The American company Anheuser-Bush (AB) cannot market its beer using their trademark name Budweiser in every country around the world. This is due to the fact that there is an European brewing company that uses the same trademark.
After Adolphus Bush immigrated to the United States, he got married into the Anheuser brewing family. He used and subsequently registered the name Budweiser as a trademark. A few years after Adolphus Bush did this, a new brewery was established in Budejovicky Budvar and its beer was officially named and registered as Budweiser. This Budweiser is considered by beers experts to be a greater beer than the American Budweiser. (College Term Paper)
Now days, AB has a domestic market share of 45 percent and 94 percent of its total production is being consumed domestically. Forced by decreasing demand in the domestic market, major competition by small breweries, imported beers and the increasingly scrutiny of the regulatory agencies, AB started to look abroad. Looking towards the international markets for expansion in the new century. AB faced a trademark problem in some Europeans countries, where it couldn’t market its beer under the Budweiser name and it had to use the Bud brand name instead.
In Great Britain the court of Appeal ruled that American brewery AB and Czech brewery Budejovicky Budvar might both use the Bud name in England. (Real Beer, 2/7/00).
More recently the Swiss courts ruled in favor of Budvar’s Budweiser, where the Swiss court banned AB from selling beer under the names of Budweiser or Bud. AB has to come up with a new name, but they can retain their logo design in order to ensure that they were still recognized in Swiss territory.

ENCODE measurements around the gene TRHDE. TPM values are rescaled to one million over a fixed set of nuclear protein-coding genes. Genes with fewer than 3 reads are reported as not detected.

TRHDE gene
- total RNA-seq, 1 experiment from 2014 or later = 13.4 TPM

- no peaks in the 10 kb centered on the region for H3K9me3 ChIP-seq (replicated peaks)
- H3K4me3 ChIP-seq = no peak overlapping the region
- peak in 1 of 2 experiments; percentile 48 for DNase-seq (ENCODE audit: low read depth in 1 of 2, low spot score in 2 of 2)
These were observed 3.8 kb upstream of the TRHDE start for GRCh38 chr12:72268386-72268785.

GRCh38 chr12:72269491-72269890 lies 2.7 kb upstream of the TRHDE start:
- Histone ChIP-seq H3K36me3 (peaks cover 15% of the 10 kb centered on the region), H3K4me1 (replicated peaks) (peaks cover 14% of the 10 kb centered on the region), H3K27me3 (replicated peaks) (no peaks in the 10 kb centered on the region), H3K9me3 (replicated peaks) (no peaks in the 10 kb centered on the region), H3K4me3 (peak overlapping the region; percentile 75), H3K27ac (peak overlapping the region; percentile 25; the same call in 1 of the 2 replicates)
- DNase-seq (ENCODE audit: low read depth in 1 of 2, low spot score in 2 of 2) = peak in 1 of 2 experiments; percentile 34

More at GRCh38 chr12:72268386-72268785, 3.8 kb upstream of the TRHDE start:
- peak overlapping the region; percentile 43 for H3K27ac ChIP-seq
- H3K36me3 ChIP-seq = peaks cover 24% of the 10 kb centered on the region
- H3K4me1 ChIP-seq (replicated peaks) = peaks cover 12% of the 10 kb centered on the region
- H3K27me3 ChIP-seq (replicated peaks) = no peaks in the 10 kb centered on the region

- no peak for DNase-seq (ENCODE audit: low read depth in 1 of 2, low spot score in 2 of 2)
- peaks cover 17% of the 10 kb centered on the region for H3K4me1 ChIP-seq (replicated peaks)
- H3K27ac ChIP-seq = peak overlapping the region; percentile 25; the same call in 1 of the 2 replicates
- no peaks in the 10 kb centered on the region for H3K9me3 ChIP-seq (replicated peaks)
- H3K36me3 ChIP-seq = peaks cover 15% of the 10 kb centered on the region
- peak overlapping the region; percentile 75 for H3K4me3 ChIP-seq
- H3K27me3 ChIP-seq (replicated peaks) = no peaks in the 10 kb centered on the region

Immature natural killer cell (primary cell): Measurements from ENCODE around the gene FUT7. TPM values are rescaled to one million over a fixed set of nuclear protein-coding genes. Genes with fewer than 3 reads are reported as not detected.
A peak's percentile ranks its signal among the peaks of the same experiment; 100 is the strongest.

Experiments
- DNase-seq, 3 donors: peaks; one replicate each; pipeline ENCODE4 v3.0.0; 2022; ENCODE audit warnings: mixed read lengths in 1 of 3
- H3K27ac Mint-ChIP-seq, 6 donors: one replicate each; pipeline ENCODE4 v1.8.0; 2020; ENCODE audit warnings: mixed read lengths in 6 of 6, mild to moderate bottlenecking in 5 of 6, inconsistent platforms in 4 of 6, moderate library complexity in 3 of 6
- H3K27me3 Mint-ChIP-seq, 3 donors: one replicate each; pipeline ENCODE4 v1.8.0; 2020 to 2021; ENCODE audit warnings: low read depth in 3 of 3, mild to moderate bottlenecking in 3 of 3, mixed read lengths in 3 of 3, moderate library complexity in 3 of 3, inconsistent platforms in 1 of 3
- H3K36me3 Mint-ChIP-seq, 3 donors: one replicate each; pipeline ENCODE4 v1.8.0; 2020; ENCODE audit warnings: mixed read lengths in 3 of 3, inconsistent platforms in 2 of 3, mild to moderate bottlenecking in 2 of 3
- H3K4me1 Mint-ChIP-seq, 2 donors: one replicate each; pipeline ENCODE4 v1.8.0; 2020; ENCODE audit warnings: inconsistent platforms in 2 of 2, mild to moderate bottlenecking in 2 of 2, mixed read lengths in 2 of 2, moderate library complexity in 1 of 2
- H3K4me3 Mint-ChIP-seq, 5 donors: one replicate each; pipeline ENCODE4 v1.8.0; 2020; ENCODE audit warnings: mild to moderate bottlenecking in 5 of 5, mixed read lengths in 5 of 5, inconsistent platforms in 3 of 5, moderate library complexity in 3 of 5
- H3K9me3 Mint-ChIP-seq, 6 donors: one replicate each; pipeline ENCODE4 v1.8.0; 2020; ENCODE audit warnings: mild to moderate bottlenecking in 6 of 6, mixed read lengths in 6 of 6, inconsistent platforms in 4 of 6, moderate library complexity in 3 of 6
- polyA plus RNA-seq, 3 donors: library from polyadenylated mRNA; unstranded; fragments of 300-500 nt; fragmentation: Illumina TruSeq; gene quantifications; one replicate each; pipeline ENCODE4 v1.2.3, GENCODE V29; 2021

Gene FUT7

After the end of the communism in Czechoslovakia in 1989, AB saw this as the opportunity for them to invest in Budejovicky Budvar and end the trademark issue. But reality had proven to be different because the company has almost tripled its sales since the Czechs gained independence. (Business Journals, Inc. 2/28/01)
AB executives sent a letter to Czech officials offering to invest capital on the Budejovicky brewery, but the response that AB got back was not positive. One of the things that contributed to this response was that Czechs considered that the name Budweiser meant more than just a brand name or trademark, they believe that it denotes a geographic area and subsequently indicates were the products is from.
Secondly, the simple fact of privatization concerned the Czechs that already had a bad experience with the German carmaker company Volkswagen. Where Volkswagen promised some amount of money to the Czechs, but Volkswagen executives fail to provide. Besides this issue, the wages paid to the Czech’s factory were far below from the ones paid in the Germans’ factories.
The third factor was, like I mentioned before, that the Czechs consider that the American Budweiser to be far inferior to Budvar’s Budweiser.